July 17, 2017 12:48 PM
Duluthian Don Wright ran his first full marathon in 2003. Two weeks later, he was diagnosed with Multiple Myeloma, a bone cancer. Fast forward 14 years, the 76-year-old has now completed 100 marathons, with a new goal on the horizon. Suffice it to say, he has not let cancer beat him.
Multiple Myeloma is a cancer formed by malignant plasma cells. Normal cells are found in the bone marrow of the body and are important to the immune system. It has the word "multiple" in its name due to numerous different patches of malignant cells in the cancerous area. There is currently no cure for this type of cancer. At the time of his diagnosis, Wright was told he had maybe 3 to 5 years.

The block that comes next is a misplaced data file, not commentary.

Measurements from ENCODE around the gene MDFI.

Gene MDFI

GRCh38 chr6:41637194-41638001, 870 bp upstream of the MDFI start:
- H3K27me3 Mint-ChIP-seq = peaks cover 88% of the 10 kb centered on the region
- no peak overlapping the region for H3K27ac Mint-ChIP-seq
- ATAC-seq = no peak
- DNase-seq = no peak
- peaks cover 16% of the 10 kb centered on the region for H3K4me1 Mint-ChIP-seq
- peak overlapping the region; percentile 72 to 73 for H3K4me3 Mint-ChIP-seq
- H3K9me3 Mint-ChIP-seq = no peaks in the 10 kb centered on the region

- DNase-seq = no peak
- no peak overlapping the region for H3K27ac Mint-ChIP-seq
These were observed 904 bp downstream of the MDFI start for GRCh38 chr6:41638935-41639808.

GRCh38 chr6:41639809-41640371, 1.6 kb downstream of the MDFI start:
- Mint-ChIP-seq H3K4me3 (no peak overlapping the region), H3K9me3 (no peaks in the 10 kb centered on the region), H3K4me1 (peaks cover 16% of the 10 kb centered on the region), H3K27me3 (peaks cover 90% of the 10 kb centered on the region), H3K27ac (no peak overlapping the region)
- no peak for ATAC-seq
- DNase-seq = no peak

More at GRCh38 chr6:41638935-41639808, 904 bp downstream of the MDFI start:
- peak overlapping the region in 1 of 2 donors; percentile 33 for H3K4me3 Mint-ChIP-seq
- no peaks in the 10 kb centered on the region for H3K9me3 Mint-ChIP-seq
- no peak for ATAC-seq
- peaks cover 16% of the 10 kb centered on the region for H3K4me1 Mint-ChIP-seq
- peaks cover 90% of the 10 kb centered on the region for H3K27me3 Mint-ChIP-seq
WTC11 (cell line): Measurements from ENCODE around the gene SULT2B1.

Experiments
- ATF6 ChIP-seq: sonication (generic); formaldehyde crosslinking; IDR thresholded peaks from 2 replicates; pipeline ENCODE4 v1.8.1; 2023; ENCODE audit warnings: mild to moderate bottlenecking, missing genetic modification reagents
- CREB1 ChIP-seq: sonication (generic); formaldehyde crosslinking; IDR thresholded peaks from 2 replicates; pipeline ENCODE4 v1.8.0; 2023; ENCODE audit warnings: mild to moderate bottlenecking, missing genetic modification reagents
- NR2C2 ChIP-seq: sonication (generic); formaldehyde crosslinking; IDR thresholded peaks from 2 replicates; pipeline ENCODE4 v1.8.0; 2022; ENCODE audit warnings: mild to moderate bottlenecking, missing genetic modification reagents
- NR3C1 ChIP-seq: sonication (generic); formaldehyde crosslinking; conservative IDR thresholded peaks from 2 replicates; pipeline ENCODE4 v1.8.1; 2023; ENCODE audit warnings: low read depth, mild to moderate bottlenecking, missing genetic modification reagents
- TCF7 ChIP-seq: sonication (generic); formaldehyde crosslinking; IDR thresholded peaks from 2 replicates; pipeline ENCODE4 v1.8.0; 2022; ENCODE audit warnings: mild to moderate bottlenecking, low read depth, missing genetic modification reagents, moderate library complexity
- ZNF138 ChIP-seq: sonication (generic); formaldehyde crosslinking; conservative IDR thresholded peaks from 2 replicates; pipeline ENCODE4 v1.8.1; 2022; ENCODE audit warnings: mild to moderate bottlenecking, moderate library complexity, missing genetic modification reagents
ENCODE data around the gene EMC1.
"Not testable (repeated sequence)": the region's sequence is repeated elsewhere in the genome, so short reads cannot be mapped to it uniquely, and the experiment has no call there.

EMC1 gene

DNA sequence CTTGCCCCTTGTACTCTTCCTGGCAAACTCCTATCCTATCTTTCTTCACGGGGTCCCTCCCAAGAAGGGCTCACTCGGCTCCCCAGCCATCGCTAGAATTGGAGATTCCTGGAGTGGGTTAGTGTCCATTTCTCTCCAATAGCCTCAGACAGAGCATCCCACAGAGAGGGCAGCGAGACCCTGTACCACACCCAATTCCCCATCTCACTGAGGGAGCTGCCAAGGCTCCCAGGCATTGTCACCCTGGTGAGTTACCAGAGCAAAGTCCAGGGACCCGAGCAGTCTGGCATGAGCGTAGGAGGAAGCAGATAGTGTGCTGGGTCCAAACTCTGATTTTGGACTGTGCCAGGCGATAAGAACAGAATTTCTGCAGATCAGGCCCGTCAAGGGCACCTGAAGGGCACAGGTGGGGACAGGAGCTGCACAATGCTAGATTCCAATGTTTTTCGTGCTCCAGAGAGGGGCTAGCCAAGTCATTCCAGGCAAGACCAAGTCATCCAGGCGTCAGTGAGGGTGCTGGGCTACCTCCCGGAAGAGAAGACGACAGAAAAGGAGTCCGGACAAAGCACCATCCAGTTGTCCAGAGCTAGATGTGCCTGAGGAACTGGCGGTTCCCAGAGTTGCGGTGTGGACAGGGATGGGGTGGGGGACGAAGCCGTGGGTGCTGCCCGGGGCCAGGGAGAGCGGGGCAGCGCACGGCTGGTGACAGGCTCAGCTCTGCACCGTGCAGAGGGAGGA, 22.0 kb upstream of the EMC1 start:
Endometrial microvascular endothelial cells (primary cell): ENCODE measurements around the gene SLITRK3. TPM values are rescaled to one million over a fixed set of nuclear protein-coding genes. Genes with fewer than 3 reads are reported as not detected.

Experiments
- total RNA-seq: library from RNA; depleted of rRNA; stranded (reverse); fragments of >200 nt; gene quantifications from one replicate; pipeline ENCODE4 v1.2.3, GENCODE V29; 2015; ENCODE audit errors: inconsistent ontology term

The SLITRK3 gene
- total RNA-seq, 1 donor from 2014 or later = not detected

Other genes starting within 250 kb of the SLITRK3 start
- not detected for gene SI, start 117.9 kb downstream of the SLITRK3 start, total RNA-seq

Defying the odds, Wright is now reading to his 4-year-old grandson.
"This is a moment that wasn't supposed to happen, but it is happening," he said.
The Duluth East graduate tearfully explains that much of why he's gotten this moment is thanks to medical advances in the past 14 years. Wright says that more than a dozen new medications have been made available to help fight Multiple Myeloma. He's also gone through treatments of infusing anti-bodies in the cancerous area.
Now, at the age 76, Wright races to raise awareness about medical advances for people living with cancer. However, he is trading in his marathon shoes for some sprinting shoes with a new goal in mind: The 2019 National Senior Games.
You can learn more about Don and his journey here.
Updated: July 17, 2017 12:48 PM
Created: July 17, 2017 09:36 AM
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